3. ABC Technique 

The ABC technique is all about D – Distractions. Pick a broad category of things and/or objects like food, cars or actors and make an alphabetical list in your head. For example, a food list would be something like an apple, burger, cake etc. If the anxiety comes back when one reaches ‘z’, start over with a new category. 

4. Relaxation Methods

Try relaxing the mind by soaking the feet in warm water or listening to music. Reading can also help some people distract themselves while for some talking over the phone keeps their minds off the breastfeeding process. 

5. Supported Surrounding

Being around our friends and family helps us feel better in general. Thus, a supportive environment with loved ones who understand the condition can help one put up with the distressing emotions. 

With D-MER as an example, we realise how a mother chooses to feed their baby can affect their mental wellness. Breastfeeding can have a positive or negative effect on mental health. For instance, mothers who feel negative emotions while breastfeeding their babies, most often than not, blame themselves. Similarly, meeting breastfeeding goals can make them feel great but struggling to keep up the supply in case of a growth spurt may trigger self-doubt. Breastfeeding also has a complex relationship with postpartum depression. 

Depression Postpartum 

Postpartum depression (PPD) is a form of depression suffered by parents following the birth of their baby. Look at it this way, while the symptoms of D-MER are restricted to milk let down, those of PPD are persistent and last longer than baby blues. 

Baby blues is the brief period after childbirth where the mother experiences bouts of sadness, anxiety and mood swings and feels overwhelmed by everything around. It is experienced by almost 80 per cent of mothers but thankfully doesn’t last more than 2 weeks. If the symptoms continue over 2 weeks, there are chances that one suffers from PPD. 

While some symptoms of PPD are the same as that of depression some are centred around the baby. 

Symptoms of PPD

Severe mood swingsAnxiety and irritabilityUnreasonable crying and sadnessChange in appetiteTrouble sleeping or insomniaFatigueFeeling helpless or worthlessFeeling unattached or unbonded from the babyLack of interest in affairs of the babyFeeling distant from friends and familySuicidal thoughtsHarmful emotions towards the baby or oneself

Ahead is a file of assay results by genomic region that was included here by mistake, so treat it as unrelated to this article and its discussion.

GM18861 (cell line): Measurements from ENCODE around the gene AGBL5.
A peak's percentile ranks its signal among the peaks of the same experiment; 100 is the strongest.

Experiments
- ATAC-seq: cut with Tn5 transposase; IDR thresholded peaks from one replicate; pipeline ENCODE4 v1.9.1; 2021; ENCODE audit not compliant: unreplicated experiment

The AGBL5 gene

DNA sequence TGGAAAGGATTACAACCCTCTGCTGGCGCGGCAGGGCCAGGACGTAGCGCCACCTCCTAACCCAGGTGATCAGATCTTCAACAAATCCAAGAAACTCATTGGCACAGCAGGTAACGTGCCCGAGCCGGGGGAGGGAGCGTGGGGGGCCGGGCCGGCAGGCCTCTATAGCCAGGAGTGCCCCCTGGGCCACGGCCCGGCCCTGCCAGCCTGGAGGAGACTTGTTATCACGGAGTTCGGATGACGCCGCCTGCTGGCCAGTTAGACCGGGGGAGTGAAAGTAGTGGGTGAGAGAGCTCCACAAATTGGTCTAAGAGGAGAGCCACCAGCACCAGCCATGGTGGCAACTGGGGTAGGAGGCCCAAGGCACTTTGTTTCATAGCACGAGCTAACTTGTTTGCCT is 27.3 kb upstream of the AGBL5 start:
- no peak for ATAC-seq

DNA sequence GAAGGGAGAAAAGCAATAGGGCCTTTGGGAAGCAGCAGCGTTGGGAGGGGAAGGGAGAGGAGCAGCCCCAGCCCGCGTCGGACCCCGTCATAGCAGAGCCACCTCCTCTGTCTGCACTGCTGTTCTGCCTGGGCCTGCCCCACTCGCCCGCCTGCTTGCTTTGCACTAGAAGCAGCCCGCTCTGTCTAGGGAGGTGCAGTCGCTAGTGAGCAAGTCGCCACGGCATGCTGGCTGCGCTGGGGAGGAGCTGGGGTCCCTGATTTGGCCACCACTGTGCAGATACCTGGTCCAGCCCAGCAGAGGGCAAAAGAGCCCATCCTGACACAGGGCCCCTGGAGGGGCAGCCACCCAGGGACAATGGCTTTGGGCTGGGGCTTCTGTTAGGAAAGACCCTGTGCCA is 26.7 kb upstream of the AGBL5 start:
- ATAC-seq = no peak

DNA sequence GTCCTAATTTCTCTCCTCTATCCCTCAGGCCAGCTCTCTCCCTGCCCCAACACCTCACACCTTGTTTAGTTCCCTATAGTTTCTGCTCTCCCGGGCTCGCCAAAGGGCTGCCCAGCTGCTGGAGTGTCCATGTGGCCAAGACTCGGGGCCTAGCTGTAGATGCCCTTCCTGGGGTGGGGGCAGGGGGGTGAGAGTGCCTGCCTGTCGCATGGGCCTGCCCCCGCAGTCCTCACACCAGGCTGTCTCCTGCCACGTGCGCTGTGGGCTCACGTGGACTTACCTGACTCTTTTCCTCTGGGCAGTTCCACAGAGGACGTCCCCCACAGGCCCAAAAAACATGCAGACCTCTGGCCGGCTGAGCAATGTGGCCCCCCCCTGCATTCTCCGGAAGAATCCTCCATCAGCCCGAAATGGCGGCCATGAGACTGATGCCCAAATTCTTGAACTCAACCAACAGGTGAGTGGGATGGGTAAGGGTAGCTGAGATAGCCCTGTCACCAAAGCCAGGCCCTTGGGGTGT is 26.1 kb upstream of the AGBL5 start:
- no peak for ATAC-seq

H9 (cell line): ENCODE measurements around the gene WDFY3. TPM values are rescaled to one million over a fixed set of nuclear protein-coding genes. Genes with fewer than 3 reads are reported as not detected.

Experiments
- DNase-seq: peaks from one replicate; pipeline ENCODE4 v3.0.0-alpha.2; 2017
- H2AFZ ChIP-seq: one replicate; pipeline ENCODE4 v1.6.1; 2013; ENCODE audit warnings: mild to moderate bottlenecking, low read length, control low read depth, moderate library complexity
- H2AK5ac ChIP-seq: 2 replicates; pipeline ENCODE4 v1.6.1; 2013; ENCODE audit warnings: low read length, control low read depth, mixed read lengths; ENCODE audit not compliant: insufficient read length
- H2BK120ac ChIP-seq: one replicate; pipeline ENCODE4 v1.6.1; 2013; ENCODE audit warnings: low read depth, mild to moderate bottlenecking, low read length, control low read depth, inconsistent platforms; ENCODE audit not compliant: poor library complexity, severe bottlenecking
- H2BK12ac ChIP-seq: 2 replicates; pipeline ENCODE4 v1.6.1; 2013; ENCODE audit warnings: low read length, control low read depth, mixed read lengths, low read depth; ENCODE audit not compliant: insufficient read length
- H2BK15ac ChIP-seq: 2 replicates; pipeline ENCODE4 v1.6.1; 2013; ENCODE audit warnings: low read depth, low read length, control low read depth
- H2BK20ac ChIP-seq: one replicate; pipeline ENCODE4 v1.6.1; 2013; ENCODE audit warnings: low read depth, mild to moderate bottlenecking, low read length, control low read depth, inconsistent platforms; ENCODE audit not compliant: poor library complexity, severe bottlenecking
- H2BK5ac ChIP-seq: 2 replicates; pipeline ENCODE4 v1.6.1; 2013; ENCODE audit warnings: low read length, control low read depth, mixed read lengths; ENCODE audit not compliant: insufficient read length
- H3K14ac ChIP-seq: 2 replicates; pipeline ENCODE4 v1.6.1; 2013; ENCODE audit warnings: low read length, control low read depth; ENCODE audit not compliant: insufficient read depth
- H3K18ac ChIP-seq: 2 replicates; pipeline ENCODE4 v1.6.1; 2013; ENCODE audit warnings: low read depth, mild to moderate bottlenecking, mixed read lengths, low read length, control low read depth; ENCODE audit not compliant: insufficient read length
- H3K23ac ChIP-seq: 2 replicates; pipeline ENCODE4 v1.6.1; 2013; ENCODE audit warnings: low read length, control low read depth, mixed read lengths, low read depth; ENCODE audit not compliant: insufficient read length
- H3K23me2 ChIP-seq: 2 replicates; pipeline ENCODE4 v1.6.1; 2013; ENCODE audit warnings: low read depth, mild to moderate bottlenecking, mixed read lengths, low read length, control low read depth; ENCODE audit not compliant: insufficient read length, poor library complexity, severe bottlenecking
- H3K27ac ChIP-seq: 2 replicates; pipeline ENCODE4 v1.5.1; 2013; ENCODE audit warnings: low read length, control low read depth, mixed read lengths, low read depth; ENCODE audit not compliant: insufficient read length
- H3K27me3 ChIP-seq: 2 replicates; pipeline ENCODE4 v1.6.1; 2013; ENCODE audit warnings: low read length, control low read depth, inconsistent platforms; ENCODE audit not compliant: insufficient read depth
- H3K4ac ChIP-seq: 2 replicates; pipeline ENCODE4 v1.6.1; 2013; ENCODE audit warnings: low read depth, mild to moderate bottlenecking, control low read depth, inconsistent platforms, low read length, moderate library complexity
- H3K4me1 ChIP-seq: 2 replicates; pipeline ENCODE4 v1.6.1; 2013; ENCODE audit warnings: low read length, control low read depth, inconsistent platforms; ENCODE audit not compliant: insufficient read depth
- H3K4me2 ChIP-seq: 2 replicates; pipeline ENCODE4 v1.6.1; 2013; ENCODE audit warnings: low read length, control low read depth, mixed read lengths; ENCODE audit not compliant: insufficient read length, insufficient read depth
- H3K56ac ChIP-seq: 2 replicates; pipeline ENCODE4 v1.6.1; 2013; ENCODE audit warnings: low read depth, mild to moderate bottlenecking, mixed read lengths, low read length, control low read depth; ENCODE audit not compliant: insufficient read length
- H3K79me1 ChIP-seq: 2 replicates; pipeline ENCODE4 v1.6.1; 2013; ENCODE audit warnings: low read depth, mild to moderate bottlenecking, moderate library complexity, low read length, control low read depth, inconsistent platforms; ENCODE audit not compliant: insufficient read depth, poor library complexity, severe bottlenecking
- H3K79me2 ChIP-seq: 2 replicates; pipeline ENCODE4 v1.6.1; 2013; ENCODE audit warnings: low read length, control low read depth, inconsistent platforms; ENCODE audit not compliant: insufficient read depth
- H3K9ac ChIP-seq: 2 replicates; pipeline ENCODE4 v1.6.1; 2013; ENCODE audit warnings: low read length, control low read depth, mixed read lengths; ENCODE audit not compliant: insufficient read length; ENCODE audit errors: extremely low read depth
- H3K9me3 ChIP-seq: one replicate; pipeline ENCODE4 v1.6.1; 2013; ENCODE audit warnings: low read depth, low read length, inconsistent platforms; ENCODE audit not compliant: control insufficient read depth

Postpartum depression is a serious health condition and can be caused due to a number of reasons like past trauma, distance from the spouse, hormonal imbalance, fear related to the newborn’s health etc. It is closely linked to maternal intention and the ability to breastfeed as well. According to a study,  mothers who wanted to and could have the lowest rates of PPD, while those who wanted to breastfeed but weren’t able to have the highest. Postpartum depression may also contribute to a mother deciding to stop breastfeeding earlier than planned to find themselves caught in a negative loop. 

As in the case of D-MER, a mother suffering from PPD must be conscious that it’s not her fault. To understand this depression better, read this article on the causes of postpartum depression, its implications and ways to tackle it.

Breast Feeling?

Motherhood is shown to be synonymous with bliss and everything nice but it’s high time we admit that it’s only half truth. As seen above, it can and does take a toll on one’s mental health. It’s time we make amends. It’s time we let the mother decide if breastfeeding is really the happy experience she has been told about. It’s time we let her express how she feels when she breastfeeds. It’s time we stop speaking for her and instead listen to her story. It’s time we don’t talk about what should be but rather focus on what is.